Lockout/tagout and ground (where appropriate) before working on equipment.
Wear protective clothing and equipment and use insulated tools in areas where there are possible electrical hazards.
De-energize and visibly guard (where possible) whenever you may come into contact with un-insulated overhead power lines.
Check and double check the safety regulations when a ladder or parts of any vehicle or mechanical equipment structure will be elevated near energized overhead power lines. Call your local electric utility for assistance. People standing on the ground may be particularly vulnerable to possible injury.
   
Cord Powered Equipment and Tools, Cords and Temporary Wiring
Protect flexible cords and cables from physical damage.
Keep slack in flexible cords to prevent tension on electrical terminals.
Check cords for cut, broken or cracked insulation.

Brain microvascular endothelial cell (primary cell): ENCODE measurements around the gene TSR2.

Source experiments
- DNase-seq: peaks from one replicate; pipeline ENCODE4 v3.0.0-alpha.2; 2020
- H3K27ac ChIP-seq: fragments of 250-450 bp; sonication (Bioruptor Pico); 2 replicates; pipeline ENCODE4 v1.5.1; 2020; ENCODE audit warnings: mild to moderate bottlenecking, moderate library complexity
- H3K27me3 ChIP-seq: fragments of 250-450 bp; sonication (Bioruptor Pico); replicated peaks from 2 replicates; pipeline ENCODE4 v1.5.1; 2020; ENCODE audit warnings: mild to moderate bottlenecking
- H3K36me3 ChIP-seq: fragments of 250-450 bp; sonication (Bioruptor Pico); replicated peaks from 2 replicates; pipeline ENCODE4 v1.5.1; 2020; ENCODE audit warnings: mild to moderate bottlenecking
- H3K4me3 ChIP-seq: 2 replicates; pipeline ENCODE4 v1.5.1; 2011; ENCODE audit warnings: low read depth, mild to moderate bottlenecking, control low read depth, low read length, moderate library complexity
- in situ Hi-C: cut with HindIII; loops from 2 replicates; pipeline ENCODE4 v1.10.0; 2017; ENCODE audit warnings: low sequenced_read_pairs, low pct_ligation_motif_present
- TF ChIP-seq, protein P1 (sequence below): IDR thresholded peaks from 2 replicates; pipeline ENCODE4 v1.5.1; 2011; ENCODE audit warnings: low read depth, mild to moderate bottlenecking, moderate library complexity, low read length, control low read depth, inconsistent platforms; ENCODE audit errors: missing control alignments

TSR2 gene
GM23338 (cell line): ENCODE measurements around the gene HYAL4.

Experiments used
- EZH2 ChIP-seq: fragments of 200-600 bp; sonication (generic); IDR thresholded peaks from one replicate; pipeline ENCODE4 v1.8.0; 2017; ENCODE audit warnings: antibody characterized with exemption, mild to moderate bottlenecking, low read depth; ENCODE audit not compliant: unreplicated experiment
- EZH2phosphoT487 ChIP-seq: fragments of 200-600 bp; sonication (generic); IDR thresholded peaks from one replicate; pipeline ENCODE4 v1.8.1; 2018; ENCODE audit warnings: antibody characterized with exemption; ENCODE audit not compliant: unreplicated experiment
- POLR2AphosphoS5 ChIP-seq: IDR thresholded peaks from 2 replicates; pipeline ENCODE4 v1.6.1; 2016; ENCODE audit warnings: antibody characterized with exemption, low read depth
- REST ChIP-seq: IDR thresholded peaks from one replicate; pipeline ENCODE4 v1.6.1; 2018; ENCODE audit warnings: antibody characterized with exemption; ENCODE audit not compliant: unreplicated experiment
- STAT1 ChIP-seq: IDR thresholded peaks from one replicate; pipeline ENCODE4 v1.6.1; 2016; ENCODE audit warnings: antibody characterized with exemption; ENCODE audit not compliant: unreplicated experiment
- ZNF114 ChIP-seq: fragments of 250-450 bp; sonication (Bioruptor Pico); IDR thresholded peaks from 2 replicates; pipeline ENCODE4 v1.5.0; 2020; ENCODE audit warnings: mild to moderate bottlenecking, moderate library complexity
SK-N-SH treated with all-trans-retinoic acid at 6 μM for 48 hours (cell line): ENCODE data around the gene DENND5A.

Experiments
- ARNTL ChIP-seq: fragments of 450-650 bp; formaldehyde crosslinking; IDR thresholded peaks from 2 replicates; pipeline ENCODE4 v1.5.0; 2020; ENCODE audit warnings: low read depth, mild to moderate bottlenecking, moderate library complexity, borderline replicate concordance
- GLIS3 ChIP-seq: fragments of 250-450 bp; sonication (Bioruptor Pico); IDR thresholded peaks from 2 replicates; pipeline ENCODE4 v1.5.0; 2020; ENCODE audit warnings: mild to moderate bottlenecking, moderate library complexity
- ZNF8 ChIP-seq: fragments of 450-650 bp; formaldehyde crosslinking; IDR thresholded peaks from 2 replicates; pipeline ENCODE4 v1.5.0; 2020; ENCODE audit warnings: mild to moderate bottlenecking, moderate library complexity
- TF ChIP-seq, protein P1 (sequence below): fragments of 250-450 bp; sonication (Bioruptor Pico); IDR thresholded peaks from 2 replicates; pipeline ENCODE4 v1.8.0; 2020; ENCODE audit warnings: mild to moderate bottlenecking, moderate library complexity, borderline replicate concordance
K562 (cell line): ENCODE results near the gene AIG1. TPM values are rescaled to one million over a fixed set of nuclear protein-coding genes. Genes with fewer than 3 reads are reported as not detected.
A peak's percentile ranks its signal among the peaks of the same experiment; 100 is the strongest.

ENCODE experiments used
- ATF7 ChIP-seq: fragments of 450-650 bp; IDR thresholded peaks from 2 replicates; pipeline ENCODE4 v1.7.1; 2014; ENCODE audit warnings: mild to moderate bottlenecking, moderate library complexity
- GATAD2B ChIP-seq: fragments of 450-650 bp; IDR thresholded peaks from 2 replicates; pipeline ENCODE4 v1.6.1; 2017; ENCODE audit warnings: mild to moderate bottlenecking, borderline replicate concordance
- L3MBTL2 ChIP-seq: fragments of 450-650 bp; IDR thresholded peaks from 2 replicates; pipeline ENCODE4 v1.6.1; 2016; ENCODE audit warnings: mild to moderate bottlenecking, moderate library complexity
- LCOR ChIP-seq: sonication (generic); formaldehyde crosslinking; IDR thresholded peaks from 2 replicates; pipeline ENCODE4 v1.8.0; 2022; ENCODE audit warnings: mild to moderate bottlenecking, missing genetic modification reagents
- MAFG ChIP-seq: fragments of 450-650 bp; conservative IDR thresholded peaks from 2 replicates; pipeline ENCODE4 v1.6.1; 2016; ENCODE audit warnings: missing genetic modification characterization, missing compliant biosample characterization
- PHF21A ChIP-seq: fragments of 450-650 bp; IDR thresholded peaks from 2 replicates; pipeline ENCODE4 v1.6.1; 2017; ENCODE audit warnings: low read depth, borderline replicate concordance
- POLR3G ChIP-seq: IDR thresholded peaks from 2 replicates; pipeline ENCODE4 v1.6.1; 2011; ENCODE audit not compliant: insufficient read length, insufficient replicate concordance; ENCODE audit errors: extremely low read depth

Make sure the insulating qualities of a splice are equal to or greater than the original cord.
Extension cords are for temporary use. Install permanent wiring for equipment you will be using frequently.
   
Equipment and Tool Grounding
Verify that all wires, tools, and equipment are grounded.
Water, electrical equipment and power cords do not mix! Use GFCI protection in wet or damp environments.
Ground exposed parts of fixed equipment that can become energized.
 
Other Considerations
Verify location of all buried or embedded electrical circuits before digging or cutting.
Determine the reason that a fuse operated or circuit breaker tripped before replacing or resetting.
Know where your over current devices are (i.e. circuit breakers and fuses) so they can be easily and quickly reached in case of emergency.
When replacing lamps and bulbs, verify replacement matches fixture requirements.
Adapt this list of reminders to fit your working environment!
Establish a written electrical safety program for implementing the above.